Lecturing Series: Supervising Undergraduate Dissertations

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This article explores an aspect of a lecturer’s job that is rarely discussed: supervising dissertations. As a PhD student you will have probably gained experience in lecturing, leading small group work, marking and even designing your own sessions. But it is rare that anyone other than full time staff are asked to supervise dissertations. So, how do you prepare for this task?

One to one work:

For some lecturers, dissertation supervision is one of their favourite parts of the job because it presents a rare opportunity for working closely with one student over a period of time (usually one academic year) on a project close to your area of interest. This activity requires a different communication skill to that of speaking to a classroom full of students. You need to be informal, collaborative and friendly but maintain the distance between tutor and student.

There are also important issues to be aware of when conducting one to one meetings. It is recommended that you don’t meet with a student of the opposite sex behind closed doors. Have your office door open or meet in a public place. Keep a record of every meeting so that if a colleague or your line manager queries your progress you will be able to inform him or her of what has happened in your meetings.

Achieving a balance:

Acting as a supervisor is a difficult job because the student will often be studying something dear to your heart so the tendency is to try to guide them too firmly. It is important that the student is allowed to design their project, undertake the research and write it up without too much interference from you. You are a guide and advisor, not the senior partner in a project requiring them to do the menial tasks. You are there to facilitate their independent learning.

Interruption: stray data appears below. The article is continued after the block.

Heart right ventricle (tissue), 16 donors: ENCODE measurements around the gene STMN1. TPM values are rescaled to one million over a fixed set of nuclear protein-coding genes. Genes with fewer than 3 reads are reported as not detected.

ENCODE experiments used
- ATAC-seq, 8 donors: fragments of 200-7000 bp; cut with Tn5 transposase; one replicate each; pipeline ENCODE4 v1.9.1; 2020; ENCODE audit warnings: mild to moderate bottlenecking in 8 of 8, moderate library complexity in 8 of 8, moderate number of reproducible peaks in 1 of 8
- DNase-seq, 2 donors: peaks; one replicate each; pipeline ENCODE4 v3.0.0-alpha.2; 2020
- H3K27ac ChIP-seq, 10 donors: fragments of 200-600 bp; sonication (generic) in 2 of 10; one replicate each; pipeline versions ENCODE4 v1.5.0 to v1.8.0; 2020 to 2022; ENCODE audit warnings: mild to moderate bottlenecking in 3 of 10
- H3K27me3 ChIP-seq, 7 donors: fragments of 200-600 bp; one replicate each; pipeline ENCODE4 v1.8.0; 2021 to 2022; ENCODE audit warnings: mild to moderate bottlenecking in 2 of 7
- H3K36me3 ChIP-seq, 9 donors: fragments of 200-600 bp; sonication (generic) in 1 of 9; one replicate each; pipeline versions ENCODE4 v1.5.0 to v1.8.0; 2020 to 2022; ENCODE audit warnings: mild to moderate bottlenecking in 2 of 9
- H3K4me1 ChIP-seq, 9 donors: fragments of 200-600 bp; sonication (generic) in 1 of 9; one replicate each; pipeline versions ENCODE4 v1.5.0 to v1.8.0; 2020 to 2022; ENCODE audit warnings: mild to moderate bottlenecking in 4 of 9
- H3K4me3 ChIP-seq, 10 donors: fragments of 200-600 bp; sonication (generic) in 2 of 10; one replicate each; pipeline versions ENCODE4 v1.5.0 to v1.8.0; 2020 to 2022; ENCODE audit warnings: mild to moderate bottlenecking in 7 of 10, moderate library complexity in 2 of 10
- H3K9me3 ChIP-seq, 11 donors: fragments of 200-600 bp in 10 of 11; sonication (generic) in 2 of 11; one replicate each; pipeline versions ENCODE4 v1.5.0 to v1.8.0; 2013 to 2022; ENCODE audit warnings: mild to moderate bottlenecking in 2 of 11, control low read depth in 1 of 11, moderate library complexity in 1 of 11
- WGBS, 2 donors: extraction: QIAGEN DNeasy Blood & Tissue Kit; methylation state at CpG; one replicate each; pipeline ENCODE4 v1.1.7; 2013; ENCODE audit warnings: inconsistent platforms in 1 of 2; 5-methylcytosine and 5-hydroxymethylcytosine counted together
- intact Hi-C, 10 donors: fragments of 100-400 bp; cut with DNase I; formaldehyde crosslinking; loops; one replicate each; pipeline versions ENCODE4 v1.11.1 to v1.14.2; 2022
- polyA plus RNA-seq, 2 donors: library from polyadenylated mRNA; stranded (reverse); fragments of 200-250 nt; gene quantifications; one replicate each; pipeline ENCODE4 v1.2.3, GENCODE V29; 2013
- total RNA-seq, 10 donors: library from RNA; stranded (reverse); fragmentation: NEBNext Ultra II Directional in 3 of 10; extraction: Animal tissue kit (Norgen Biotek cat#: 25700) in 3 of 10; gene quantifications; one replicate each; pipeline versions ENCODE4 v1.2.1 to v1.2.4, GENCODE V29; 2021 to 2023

Time management and record keeping:

A key duty is to encourage your student to stick to a timetable by which they can easily complete their project. This will usually involve setting mini-deadlines throughout the year and meeting regularly to hear updates on their progress. It is your job to ensure that these timetables are met, and to chase students who forget to contact you for weeks at a time.

It is also important to keep notes recording the progress of each student. You may have ten or more dissertation students, so keeping track of their projects is a challenge.

Extra duties:

Because you will see this student regularly, he or she will probably find you more approachable than other tutors seen only in a large group context.  You may become a confidant for that student, listening to a range of academic and personal problems. Usually you only have to provide a friendly ear. However, on some occasions you may have to help with accommodation, finance, relationship or other personal problems that are beyond your remit. In that case, refer to your departmental guidance. Make sure you protect the student’s privacy and integrity when discussing the case elsewhere.

You might be asked to act as a referee for jobs after the student has finished university. Although this is rather time consuming, it is a rewarding part of the job because you see your students move on to the next stage in their lives. When writing a reference, it is important to be honest in your evaluation, but bear in mind that the candidate can ask to see their references so don’t write anything that you would be embarrassed for them to see.

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